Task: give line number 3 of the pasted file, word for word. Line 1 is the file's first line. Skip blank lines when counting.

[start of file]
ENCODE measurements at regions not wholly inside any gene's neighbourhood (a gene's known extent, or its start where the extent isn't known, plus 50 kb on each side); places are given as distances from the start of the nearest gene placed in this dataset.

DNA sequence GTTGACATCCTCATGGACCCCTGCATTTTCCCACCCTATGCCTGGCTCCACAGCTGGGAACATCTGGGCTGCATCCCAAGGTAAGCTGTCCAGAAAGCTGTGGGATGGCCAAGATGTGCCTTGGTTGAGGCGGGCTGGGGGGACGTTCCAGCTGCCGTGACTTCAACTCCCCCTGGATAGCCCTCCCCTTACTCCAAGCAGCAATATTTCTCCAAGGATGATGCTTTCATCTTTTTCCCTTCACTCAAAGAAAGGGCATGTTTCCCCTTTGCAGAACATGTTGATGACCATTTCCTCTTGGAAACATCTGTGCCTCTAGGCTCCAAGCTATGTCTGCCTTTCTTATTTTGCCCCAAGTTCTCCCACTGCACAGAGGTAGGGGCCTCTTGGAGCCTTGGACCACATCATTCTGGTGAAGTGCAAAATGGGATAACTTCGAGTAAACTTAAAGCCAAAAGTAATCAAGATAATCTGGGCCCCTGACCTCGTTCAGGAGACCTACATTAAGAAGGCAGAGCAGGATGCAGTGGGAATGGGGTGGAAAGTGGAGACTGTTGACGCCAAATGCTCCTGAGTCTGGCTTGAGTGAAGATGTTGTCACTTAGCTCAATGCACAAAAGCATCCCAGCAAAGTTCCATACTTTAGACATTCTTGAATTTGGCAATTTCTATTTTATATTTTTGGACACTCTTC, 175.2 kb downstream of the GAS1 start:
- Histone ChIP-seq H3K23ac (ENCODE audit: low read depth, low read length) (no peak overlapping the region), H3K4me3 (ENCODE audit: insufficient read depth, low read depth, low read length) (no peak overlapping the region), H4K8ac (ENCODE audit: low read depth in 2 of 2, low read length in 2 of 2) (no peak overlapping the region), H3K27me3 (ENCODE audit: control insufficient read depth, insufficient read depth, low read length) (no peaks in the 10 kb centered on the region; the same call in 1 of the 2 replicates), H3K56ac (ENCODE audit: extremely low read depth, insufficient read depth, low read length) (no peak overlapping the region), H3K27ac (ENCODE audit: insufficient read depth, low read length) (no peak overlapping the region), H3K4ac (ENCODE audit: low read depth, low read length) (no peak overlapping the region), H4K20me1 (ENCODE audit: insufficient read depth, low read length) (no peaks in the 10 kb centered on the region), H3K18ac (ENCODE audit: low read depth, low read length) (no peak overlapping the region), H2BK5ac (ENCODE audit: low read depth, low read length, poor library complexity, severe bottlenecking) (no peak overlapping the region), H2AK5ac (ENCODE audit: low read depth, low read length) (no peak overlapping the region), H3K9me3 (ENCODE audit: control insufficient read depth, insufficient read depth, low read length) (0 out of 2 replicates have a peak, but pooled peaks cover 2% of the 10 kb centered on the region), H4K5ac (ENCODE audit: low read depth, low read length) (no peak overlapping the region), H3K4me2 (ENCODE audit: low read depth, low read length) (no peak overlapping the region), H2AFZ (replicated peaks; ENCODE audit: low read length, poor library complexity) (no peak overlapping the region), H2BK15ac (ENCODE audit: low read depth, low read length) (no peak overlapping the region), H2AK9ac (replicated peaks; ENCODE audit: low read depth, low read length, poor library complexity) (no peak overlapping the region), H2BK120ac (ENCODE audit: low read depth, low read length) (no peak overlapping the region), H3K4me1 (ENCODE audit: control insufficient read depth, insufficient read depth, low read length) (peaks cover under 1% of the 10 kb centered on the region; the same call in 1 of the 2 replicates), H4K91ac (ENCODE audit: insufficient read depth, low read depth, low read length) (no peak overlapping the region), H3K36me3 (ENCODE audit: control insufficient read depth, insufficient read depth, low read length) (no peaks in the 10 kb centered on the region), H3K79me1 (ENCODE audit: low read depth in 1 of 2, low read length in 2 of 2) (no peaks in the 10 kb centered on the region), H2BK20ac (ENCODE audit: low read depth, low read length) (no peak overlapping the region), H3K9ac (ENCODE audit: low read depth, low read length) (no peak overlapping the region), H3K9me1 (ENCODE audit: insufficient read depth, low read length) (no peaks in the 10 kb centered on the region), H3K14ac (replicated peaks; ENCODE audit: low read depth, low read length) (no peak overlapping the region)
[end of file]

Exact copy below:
- Histone ChIP-seq H3K23ac (ENCODE audit: low read depth, low read length) (no peak overlapping the region), H3K4me3 (ENCODE audit: insufficient read depth, low read depth, low read length) (no peak overlapping the region), H4K8ac (ENCODE audit: low read depth in 2 of 2, low read length in 2 of 2) (no peak overlapping the region), H3K27me3 (ENCODE audit: control insufficient read depth, insufficient read depth, low read length) (no peaks in the 10 kb centered on the region; the same call in 1 of the 2 replicates), H3K56ac (ENCODE audit: extremely low read depth, insufficient read depth, low read length) (no peak overlapping the region), H3K27ac (ENCODE audit: insufficient read depth, low read length) (no peak overlapping the region), H3K4ac (ENCODE audit: low read depth, low read length) (no peak overlapping the region), H4K20me1 (ENCODE audit: insufficient read depth, low read length) (no peaks in the 10 kb centered on the region), H3K18ac (ENCODE audit: low read depth, low read length) (no peak overlapping the region), H2BK5ac (ENCODE audit: low read depth, low read length, poor library complexity, severe bottlenecking) (no peak overlapping the region), H2AK5ac (ENCODE audit: low read depth, low read length) (no peak overlapping the region), H3K9me3 (ENCODE audit: control insufficient read depth, insufficient read depth, low read length) (0 out of 2 replicates have a peak, but pooled peaks cover 2% of the 10 kb centered on the region), H4K5ac (ENCODE audit: low read depth, low read length) (no peak overlapping the region), H3K4me2 (ENCODE audit: low read depth, low read length) (no peak overlapping the region), H2AFZ (replicated peaks; ENCODE audit: low read length, poor library complexity) (no peak overlapping the region), H2BK15ac (ENCODE audit: low read depth, low read length) (no peak overlapping the region), H2AK9ac (replicated peaks; ENCODE audit: low read depth, low read length, poor library complexity) (no peak overlapping the region), H2BK120ac (ENCODE audit: low read depth, low read length) (no peak overlapping the region), H3K4me1 (ENCODE audit: control insufficient read depth, insufficient read depth, low read length) (peaks cover under 1% of the 10 kb centered on the region; the same call in 1 of the 2 replicates), H4K91ac (ENCODE audit: insufficient read depth, low read depth, low read length) (no peak overlapping the region), H3K36me3 (ENCODE audit: control insufficient read depth, insufficient read depth, low read length) (no peaks in the 10 kb centered on the region), H3K79me1 (ENCODE audit: low read depth in 1 of 2, low read length in 2 of 2) (no peaks in the 10 kb centered on the region), H2BK20ac (ENCODE audit: low read depth, low read length) (no peak overlapping the region), H3K9ac (ENCODE audit: low read depth, low read length) (no peak overlapping the region), H3K9me1 (ENCODE audit: insufficient read depth, low read length) (no peaks in the 10 kb centered on the region), H3K14ac (replicated peaks; ENCODE audit: low read depth, low read length) (no peak overlapping the region)